In computer science, Linda is a model of coordination and communication among several parallel processes operating upon objects stored in and retrieved from shared, virtual, associative memory.This model is implemented as a "coordination language" in which several primitives operating on ordered sequence of typed data objects, "tuples," are added to a sequential language, such as C, and a logically global associative memory, called a tuplespace, in which processes store and retrieve tuples.
The original Linda model requires four operations that individual workers perform on the tuples and the tuplespace:
Compared to other parallel-processing models, Linda is more orthogonal in that it treats process coordination as a separate activity from computation, and it is more general in that it can subsume various levels of concurrency - uniprocessor, multi-threaded multiprocessor, or networked - under a single model. Its orthogonality allows processes computing in different languages and platforms to interoperate using the same primitives. Its generality allows a multi-threaded Linda system to be distributed across multiple computers, or vice-versa, without change.
Whereas message-passing models require tightly-coupled processes sending messages to each other in some sequence or protocol, Linda processes are decoupled from other processes, communicating only through the tuplespace; a process need have no notion of other processes except for the kinds of tuples consumed or produced (data coupling).
Linda implementations can be found for Prolog, Ruby (Rinda), Python, C, Smalltalk, Java and Lisp.The earliest commercial and widespread implementation of virtual shared memory for supercomputers and clustered system was C-Linda or TCP-Linda from Scientific Computing Associates, founded by Martin Schultz.IBM also has a tuplespace platform named TSpaces.JavaSpaces is an implementation of Linda in Java by Sun, incorporated into the Jini project.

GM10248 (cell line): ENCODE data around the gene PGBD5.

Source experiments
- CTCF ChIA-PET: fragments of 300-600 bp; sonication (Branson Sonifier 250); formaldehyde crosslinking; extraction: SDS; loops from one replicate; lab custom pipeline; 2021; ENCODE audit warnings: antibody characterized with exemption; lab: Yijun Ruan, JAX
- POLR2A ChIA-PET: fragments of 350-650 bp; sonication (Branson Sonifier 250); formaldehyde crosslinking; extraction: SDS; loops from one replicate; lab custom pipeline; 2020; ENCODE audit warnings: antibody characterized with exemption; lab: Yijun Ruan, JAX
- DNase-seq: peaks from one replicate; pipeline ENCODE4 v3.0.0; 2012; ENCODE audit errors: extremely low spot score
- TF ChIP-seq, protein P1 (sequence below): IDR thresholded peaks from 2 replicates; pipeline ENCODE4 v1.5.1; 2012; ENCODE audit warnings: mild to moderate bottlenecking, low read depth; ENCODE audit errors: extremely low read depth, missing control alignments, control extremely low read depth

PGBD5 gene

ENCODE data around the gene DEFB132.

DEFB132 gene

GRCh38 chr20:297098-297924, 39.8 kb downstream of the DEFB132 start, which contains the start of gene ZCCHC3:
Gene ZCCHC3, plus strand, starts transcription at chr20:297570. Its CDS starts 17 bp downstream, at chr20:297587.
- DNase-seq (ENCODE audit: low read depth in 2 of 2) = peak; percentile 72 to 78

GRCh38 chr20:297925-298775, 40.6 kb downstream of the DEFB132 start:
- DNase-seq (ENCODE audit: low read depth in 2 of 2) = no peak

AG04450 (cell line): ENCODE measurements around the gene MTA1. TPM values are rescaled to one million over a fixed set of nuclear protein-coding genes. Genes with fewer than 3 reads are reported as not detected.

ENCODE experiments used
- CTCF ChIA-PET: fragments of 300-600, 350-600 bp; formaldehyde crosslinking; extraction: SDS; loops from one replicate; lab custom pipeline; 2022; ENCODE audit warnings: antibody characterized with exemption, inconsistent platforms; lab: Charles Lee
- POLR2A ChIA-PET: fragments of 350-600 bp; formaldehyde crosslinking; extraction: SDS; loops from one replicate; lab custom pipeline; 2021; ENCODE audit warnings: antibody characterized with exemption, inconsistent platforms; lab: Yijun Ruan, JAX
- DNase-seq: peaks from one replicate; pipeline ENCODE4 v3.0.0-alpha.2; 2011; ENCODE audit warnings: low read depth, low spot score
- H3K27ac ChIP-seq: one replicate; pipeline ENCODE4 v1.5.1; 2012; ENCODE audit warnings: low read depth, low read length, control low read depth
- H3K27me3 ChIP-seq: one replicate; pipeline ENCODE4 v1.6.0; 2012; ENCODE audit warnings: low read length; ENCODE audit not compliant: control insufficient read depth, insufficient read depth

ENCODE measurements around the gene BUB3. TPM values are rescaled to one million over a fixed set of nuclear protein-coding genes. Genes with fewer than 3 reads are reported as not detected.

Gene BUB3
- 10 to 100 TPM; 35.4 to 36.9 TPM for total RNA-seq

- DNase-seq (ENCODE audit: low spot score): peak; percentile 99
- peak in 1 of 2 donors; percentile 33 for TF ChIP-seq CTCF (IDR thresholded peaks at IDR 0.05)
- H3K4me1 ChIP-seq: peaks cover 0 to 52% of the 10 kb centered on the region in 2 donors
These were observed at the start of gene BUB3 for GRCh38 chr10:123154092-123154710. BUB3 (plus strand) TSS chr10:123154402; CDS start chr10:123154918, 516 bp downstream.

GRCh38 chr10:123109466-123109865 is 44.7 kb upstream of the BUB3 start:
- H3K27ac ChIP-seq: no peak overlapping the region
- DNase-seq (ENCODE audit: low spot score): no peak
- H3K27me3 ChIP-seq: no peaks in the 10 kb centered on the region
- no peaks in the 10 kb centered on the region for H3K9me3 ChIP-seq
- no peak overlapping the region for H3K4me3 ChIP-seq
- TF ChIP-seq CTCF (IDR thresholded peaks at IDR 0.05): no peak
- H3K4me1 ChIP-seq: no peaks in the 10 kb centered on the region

Researchers have proposed more primitives to support different types of communication and co-ordination between (open distributed) computer systems, and to solve particular problems arising from various uses of the model. Researchers have also experimented with various means of implementing the virtual shared memory for this model.Many of these researchers proposed larger modifications to the original Linda model, developing a family of systems known as Linda-like systems and implemented as orthogonal technology (unlike original version). An example of this is the language Ease designed by Steven Ericsson-Zenith.
Criticisms of Linda from the multiprocessing community tend to focus on the decreased speed of operations in Linda systems as compared to MPI systems. Detailed criticisms of the Linda model can also be found in Steven Ericsson-Zenith's book Process Interaction Models .
The language name seems to be a pun on Ada's tribute to Ada Lovelace, referring to Linda Lovelace who became known as an actress in the porn movie Deep Throat http://www.kamat.com/vikas/blog.php?BlogID=261